“LoRaWan™ connectivity enables occupancy data to be collected anonymously”
The health crisis has led many companies to sign framework agreements on remote working. Many employees, depending on their industry, role and corporate culture, can now work from home for part of the week. This new situation implies great changes in terms of management styles, team collaboration and inevitably the use of office space. There is now less individual space and more collaborative space for working together. However, it is still far too early to draw conclusions about employees’ needs.
What should be done with the unoccupied space left by employees who work from home? How can we help “flex-office” employees, who no longer have a fixed office, to quickly find the space they need for their work?
In order to tailor workspace supply to demand, the IoT (Internet of Things) can be a very useful building block in providing objective and reliable occupancy data.
To support employees as they navigate these new ways of working, the start-up Jooxter has been developing an IoT solution for seven years that makes it possible to inform employees about workspace availability. How does it work?
“It’s very simple. A real-time presence detector is set up in the room to be monitored. This very fine-grained infrared and therefore very sensitive occupancy sensor is able to detect the slightest movement, indicating whether the room is occupied or not,” explains François Cosyns, Project Leader at Jooxter.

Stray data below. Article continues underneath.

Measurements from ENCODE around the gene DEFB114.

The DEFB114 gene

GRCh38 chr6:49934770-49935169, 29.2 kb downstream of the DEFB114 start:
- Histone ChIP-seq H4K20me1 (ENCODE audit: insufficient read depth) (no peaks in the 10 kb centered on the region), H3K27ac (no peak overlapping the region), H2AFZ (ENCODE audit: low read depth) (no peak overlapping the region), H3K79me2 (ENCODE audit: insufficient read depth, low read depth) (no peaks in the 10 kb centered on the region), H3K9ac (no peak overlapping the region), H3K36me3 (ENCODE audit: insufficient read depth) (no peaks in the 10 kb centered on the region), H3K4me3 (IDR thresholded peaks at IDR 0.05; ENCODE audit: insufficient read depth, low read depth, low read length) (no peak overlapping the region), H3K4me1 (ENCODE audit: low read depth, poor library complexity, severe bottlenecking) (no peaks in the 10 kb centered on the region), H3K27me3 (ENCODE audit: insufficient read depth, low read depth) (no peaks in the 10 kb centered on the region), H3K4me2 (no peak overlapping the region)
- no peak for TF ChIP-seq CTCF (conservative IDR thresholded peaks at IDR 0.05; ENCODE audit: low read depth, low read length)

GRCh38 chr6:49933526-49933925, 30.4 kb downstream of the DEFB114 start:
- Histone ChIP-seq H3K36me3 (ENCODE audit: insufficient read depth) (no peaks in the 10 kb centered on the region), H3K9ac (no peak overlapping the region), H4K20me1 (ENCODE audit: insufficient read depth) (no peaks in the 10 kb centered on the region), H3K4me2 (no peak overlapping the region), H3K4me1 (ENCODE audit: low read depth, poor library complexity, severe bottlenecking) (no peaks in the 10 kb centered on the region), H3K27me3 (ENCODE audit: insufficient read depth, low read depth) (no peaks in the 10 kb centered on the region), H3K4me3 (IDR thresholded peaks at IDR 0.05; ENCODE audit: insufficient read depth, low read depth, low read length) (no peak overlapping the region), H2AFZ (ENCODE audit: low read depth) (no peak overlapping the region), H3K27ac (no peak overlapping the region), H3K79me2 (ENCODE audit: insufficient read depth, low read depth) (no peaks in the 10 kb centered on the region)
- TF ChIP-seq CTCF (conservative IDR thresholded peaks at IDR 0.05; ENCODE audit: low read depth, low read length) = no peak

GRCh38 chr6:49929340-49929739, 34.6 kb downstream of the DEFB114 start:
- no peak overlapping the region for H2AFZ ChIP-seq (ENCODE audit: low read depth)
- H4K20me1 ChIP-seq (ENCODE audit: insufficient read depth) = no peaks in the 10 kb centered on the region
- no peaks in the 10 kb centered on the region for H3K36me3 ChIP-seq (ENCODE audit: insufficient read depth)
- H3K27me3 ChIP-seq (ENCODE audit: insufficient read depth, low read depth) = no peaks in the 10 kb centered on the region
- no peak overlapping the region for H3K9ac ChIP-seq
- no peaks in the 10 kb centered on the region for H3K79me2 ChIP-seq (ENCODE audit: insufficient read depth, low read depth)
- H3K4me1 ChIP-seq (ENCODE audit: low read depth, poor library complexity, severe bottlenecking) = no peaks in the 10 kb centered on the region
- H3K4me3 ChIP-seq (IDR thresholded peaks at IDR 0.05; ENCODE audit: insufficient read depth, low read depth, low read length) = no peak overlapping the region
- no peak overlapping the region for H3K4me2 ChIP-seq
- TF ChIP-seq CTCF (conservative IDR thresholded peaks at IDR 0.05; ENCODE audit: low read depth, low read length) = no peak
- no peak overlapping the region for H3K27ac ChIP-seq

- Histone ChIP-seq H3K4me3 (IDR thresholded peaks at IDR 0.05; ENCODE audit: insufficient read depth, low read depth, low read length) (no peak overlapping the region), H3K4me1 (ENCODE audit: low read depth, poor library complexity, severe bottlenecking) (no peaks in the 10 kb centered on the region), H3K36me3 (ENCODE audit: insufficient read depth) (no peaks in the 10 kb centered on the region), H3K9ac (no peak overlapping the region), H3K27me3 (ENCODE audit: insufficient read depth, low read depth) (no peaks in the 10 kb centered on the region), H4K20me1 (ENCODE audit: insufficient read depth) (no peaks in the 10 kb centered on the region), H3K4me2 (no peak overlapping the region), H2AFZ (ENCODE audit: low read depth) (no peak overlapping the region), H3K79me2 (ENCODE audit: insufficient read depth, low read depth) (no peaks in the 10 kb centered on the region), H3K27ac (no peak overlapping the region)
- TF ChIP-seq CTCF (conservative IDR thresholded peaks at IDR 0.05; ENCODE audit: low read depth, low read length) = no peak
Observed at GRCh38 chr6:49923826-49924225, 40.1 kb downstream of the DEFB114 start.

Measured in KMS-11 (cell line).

Anonymous Data Thanks to the LoRaWan™ Network
Users simply log in to the application or web portal to find an available space available that meets their needs, i.e. a closed office, a meeting room or a collaborative space. The dashboard is updated on a real-time and predictive basis thanks to the information sent by the detectors. In terms of connectivity, Jooxter has chosen Orange’s LoRaWan™ network, designed specifically for the Internet of Things.
“This connectivity offers a clear benefit: As well as its wide coverage, it makes it possible to collect occupancy data anonymously. As such, we remain independent from the building’s proprietary network,” explains François Cosyns. “And thanks to Orange’s Live Objects platform, we can manage our fleet of devices independently and with complete security, Orange provides us with its convenience and expertise. This really is a collaborative effort.”
Reducing Energy Spending
For more complex cases, when network penetration is not optimal, as may be the case with an old building, a high environmental quality (HQE) building or a high-rise building, which may even block radio waves, Orange offers a LoRa extender. This makes it easier to provide indoor coverage for offices.
In addition to optimizing space, Jooxter’s services have different uses depending on the businesses’ peaks in activity. For example, during off-peak periods, certain meeting rooms could be closed to reduce the need for cleaning services and to cut energy spending by avoiding any unnecessary use of heating or air-conditioning. The IoT facilitates responsible energy management in buildings.
Update: October 28, 2021